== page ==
NCCN Guidelines for Patients
Malignant Pleural Mesothelioma, Version 1.2014
Stage I–III epithelioid or mixed mesothelioma
Before surgery to remove the cancer, your surgeon
will perform a surgical exploration. This is a minor
surgery to look inside your chest to see how much the
tumor has grown and spread. Use of a thoracoscope
inserted through one surgical cut is the preferred
method for exploration. A thoracoscope is a thin,
tube-shaped instrument with a light and camera lens
for viewing and tools to remove tissue from the chest.
Surgical exploration allows your doctor to asses if
surgical treatment is possible and a good treatment
option for you.
Primary treatment is the main treatment used to rid
your body of cancer. Surgery is used as a primary
treatment for some mesotheliomas. Surgical
treatment is only recommended if the entire tumor
can be removed. If the whole tumor can’t be removed
by surgery, then you will receive treatment with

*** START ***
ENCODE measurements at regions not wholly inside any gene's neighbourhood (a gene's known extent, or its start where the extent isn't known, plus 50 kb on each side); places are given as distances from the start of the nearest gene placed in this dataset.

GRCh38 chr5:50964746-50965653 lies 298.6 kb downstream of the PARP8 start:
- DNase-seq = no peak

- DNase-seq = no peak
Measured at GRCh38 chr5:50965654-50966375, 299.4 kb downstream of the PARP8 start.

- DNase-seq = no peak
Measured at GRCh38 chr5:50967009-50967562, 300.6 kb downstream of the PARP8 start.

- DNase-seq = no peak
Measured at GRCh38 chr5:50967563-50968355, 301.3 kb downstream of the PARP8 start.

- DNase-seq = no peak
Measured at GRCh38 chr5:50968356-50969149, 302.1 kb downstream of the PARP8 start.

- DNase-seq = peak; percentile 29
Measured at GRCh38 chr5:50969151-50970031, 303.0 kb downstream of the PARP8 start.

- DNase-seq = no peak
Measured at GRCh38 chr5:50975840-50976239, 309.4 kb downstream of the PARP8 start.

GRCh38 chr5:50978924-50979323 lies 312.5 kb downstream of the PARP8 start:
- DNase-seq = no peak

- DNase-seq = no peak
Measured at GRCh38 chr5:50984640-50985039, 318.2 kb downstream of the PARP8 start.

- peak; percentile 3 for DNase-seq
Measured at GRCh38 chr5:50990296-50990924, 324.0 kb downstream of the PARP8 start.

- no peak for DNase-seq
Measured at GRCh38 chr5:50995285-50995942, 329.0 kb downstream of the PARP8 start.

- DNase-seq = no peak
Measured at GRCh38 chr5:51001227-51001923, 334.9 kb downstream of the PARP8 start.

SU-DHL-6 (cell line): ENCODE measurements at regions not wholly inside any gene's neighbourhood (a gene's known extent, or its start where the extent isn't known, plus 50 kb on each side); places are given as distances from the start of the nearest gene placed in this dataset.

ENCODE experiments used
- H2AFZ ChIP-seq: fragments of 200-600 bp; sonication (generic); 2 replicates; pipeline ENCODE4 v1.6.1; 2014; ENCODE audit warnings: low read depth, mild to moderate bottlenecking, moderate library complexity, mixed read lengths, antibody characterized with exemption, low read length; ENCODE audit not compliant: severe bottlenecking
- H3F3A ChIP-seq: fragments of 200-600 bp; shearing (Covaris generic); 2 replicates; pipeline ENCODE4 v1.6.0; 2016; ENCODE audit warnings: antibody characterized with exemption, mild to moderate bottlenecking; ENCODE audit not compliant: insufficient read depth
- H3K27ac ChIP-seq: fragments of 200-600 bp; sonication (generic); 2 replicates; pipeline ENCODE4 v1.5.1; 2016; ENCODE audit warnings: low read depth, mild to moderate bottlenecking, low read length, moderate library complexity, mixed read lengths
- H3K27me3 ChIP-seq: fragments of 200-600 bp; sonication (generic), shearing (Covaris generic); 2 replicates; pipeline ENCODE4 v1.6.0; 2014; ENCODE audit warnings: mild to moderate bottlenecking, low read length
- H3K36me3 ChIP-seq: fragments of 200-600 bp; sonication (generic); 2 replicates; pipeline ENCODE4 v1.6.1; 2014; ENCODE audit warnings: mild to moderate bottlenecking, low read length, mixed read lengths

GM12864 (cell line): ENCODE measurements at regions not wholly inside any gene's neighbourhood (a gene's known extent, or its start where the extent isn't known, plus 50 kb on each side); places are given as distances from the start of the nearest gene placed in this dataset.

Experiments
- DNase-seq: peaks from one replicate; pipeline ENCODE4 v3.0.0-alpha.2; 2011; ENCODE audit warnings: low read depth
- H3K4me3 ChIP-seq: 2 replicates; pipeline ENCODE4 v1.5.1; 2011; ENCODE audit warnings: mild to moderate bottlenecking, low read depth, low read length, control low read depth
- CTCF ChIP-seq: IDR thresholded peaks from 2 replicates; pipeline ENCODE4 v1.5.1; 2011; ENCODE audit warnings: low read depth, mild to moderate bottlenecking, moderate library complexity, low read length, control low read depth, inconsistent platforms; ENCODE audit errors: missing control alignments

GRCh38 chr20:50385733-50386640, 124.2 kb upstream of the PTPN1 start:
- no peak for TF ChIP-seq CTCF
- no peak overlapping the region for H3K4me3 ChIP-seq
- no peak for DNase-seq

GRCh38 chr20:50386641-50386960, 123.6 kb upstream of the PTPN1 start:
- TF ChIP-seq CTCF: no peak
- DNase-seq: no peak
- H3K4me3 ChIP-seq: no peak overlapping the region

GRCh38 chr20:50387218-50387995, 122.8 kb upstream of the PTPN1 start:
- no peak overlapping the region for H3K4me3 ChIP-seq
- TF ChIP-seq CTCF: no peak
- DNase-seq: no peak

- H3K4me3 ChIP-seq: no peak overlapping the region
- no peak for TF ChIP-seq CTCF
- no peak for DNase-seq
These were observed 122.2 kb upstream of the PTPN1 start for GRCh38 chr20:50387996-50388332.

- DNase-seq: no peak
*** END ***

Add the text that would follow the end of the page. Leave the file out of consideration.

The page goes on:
chemotherapy. See page 34 for chemotherapy details
and treatment recommendations.
If surgery is possible, your doctor will then decide
which type of surgery is best for you. Surgery should
be performed by a board-certified thoracic surgeon.
A thoracic surgeon is a doctor who’s an expert in
operating on organs inside the chest.
There are two types of surgery for mesothelioma:
ecortication) and EPP
neumonectomy). P/D removes the
tumor and the pleura affected by the tumor. EPP
removes both pleural layers, the lung and diaphragm
on the same side of the chest as the tumor, and often
the pericardium. During both surgeries, lymph node
sampling should be done to assess if the cancer
has spread to the lymph nodes between your lungs.
Lymph node sampling only removes some of the
nodes from a cluster.
There is no well-designed research to show which
surgery is better in which circumstances. Your
doctors will recommend a surgery based on many
factors. They will consider your overall health, ability
to do activities, symptoms, cancer stage, and the
cell subtype of the mesothelioma cell. They will
also consider that the dangers of surgery are more
likely and more serious with EPP than P/D. Ask your
treatment team for a list of all the dangers of the
surgery they recommend.
Adjuvant treatment is given after surgery to treat any
remaining cancer cells.
Adjuvant treatment after
P/D is chemotherapy.
If you had chemotherapy
before P/D, no adjuvant treatment is recommended.
See page 34 for a list of chemotherapy drugs
recommended for mesothelioma.